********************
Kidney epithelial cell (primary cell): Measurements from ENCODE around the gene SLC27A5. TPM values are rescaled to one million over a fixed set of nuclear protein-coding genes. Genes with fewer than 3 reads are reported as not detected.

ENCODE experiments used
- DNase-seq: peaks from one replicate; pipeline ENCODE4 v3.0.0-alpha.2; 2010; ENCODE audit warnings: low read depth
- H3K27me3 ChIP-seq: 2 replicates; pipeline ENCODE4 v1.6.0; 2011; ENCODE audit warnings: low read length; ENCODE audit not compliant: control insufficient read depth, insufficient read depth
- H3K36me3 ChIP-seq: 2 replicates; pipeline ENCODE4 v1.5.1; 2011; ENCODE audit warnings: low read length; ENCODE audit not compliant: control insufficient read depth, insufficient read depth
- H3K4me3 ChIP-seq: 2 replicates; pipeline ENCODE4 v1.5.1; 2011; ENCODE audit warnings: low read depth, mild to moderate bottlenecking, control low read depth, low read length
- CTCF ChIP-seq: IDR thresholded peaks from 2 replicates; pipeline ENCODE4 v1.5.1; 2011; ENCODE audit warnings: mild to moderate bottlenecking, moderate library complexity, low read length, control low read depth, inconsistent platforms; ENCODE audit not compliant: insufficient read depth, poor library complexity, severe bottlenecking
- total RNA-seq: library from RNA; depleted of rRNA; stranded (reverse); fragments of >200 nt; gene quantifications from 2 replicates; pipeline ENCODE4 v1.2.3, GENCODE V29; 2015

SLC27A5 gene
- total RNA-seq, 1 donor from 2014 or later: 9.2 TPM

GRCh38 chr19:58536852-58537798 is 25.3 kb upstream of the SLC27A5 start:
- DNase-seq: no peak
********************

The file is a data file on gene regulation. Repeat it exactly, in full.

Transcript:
Kidney epithelial cell (primary cell): Measurements from ENCODE around the gene SLC27A5. TPM values are rescaled to one million over a fixed set of nuclear protein-coding genes. Genes with fewer than 3 reads are reported as not detected.

ENCODE experiments used
- DNase-seq: peaks from one replicate; pipeline ENCODE4 v3.0.0-alpha.2; 2010; ENCODE audit warnings: low read depth
- H3K27me3 ChIP-seq: 2 replicates; pipeline ENCODE4 v1.6.0; 2011; ENCODE audit warnings: low read length; ENCODE audit not compliant: control insufficient read depth, insufficient read depth
- H3K36me3 ChIP-seq: 2 replicates; pipeline ENCODE4 v1.5.1; 2011; ENCODE audit warnings: low read length; ENCODE audit not compliant: control insufficient read depth, insufficient read depth
- H3K4me3 ChIP-seq: 2 replicates; pipeline ENCODE4 v1.5.1; 2011; ENCODE audit warnings: low read depth, mild to moderate bottlenecking, control low read depth, low read length
- CTCF ChIP-seq: IDR thresholded peaks from 2 replicates; pipeline ENCODE4 v1.5.1; 2011; ENCODE audit warnings: mild to moderate bottlenecking, moderate library complexity, low read length, control low read depth, inconsistent platforms; ENCODE audit not compliant: insufficient read depth, poor library complexity, severe bottlenecking
- total RNA-seq: library from RNA; depleted of rRNA; stranded (reverse); fragments of >200 nt; gene quantifications from 2 replicates; pipeline ENCODE4 v1.2.3, GENCODE V29; 2015

SLC27A5 gene
- total RNA-seq, 1 donor from 2014 or later: 9.2 TPM

GRCh38 chr19:58536852-58537798 is 25.3 kb upstream of the SLC27A5 start:
- DNase-seq: no peak